While the new system was to be tagging-based, Clifford says it also needed to be able to add long form text. “You’ve got to have something that you can look at quickly, but also then review and add more if you need to,” she explains. “You’ve got to be able to use this on file-based content – where you can go backwards and forwards – but also on cinema releases, which you potentially only get to see once, potentially in somebody else’s cinema, and potentially where you don’t have access to the internet. What we were absolutely convinced about is you want a common interface that does all of that.
“We’ve used 100 Shapes, who are fantastic UI UX designers, to design the front-end over a video player,” Clifford continues. “The user experience is bespoke. Andy and I had quite a bit of influence on the starting point of that, because both of us have edited, both of us have added data to timelines, and both of us understand timecode.”
With the exception of the user interfaces, everything has been created using off the shelf tools and products. Also, with the exception of the user interfaces, there’s no code.
“Everything is built using off the shelf modules, and it’s all built using microservices,” says Ioannou. “We’re using Google’s Material Design as the foundation for the way that the client-facing and the operational web user interfaces look. We’re using Amazon Web Services (AWS), and Amazon Workflow tools. You can plug things in and, and take things out, you can very quickly add new features and new bells and whistles.
“The media asset management platform that we’ve used is an off the shelf product,” he continues. “This captures all the data from all interactions from all the compliance processes and creates a massive database. That in itself integrates with other databases; it integrates with IMDb, integrates with EIDR (Entertainment Identifier Registry) and integrates with movieXchange to pull in additional data.
“It’s all glued together by an orchestration layer and integration layer developed by GuideSmiths,” adds Ioannou. “We gave the developers the objective and the technology strategy. We didn’t want bespoke code; it was up to them to recommend what they wanted to use, in terms of specific tools and widgets.”
“Project Horizon has transformed the way we work at the BBFC,” says Barrett. “Switching to a cloud-based approach has given greater flexibility to vendors, and improved remote access so we can work more dynamically and reduce support costs. A timeline is provided within the platform so clients can see in real time as each task that contributes to them receiving their classification is completed. All the messaging between our compliance team and clients takes place directly within our platform, allowing our team to seamlessly send on any comments or provide additional information.
“Project Horizon has reshaped how we deal with content,” continues Barrett. “But it’s important to say that everything submitted to the BBFC will still be seen by our highly trained team of Compliance Officers, it’s simply the tools that we use as a business which are changing.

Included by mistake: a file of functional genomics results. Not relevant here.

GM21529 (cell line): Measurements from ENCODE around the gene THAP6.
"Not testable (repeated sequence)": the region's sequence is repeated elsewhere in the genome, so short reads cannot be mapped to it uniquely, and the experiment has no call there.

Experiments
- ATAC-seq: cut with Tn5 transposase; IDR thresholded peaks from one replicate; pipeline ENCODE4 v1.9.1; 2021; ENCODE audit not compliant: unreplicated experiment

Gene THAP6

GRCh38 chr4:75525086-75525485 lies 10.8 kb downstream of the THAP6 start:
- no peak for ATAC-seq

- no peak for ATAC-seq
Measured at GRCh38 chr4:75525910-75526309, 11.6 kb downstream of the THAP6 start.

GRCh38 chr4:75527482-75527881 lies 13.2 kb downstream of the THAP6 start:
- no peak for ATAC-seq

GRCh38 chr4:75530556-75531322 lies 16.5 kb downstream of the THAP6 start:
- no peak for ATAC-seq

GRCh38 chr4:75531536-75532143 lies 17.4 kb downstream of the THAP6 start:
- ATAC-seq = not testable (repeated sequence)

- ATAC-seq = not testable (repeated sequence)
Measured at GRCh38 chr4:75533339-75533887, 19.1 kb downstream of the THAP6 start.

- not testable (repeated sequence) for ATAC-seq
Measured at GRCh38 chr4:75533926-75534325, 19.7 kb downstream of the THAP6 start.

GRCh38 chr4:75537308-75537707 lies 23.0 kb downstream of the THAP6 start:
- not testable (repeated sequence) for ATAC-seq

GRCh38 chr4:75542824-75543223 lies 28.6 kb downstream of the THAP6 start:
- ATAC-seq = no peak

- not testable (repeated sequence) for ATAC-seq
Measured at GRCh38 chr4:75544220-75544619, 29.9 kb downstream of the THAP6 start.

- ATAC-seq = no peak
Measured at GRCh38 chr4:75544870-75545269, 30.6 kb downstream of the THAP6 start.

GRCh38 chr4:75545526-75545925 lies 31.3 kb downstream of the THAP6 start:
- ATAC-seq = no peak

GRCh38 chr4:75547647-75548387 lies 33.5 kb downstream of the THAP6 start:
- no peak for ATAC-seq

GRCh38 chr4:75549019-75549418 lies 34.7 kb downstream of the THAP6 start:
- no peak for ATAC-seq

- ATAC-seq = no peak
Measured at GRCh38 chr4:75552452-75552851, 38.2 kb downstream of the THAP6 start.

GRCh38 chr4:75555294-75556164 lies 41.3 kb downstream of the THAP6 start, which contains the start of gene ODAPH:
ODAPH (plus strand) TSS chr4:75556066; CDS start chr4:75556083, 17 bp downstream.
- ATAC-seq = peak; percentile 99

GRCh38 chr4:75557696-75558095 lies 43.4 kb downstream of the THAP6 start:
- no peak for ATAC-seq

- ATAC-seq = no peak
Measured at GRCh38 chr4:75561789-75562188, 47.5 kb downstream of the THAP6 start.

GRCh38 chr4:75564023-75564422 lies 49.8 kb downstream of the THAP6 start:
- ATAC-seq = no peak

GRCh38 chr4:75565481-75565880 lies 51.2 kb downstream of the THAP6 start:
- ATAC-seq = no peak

“Clients now make their submission and upload their content online via our new intuitive Client Portal. Using integrations with Google Calendar the viewings are scheduled, and Compliance Officers will then watch and classify the content within the protected platform. Once the rating and ratings info has been decided, the system then alerts the client who can choose to accept and download their classification. We’ve put control into the hands of our clients, who now play a bigger part in the classification process and are now responsible for their own account administration Clients will also be able to access the full archive of past classifications within the client portal.”
Barrett adds that the BBFC is always looking for ways to reduce its carbon footprint and Horizon has helped. “This project has seen us move from outdated on-premise servers, to a cloud-based system,” he says. “This has meant that we’ve not only saved on office space, but also power used to run the technology by dispensing with our older inefficient architecture. Introducing better video conferencing facilities in G-suite has allowed us to cut back on international travel significantly.”
Up and running
The first cinema release to be submitted and classified using the BBFC’s new client portal and tagging platform is Birds of Prey (and the Fantabulous Emancipation of One Harley Quinn). Unfortunately, as it has with so many things, the effect of the pandemic impacted the film world almost immediately after.
“The BBFC is continuing to adapt its contingency plans in line with the developing situation around coronavirus COVID-19,” says Barrett. “We have activated our business continuity plans and are working to maintain business as usual to the best of our abilities. Horizon is playing a key part here, allowing us all to work remotely and securely from home. We’ve adapted both our theatrical and home entertainment policies so that we can continue to view content securely, while still providing a service to our clients, which means that families can get the trusted advice we know that they need and want. Horizon is also helping us keep connected, making it easier for us to hold meetings, work effectively and deliver both classifications and other projects.
“We’ve already had excellent feedback from our clients around how intuitive and easy to use the new platform is,” he continues. “We have already seen many benefits, including improving our ability to work remotely, increased staff collaboration, effective internal communications and workspace utilisation. With offices around the world shutting their doors during the global pandemic and more staff moving to home-based working, our move to a cloud-based approach will continue to allow our clients to submit their content for classification without missing a beat.”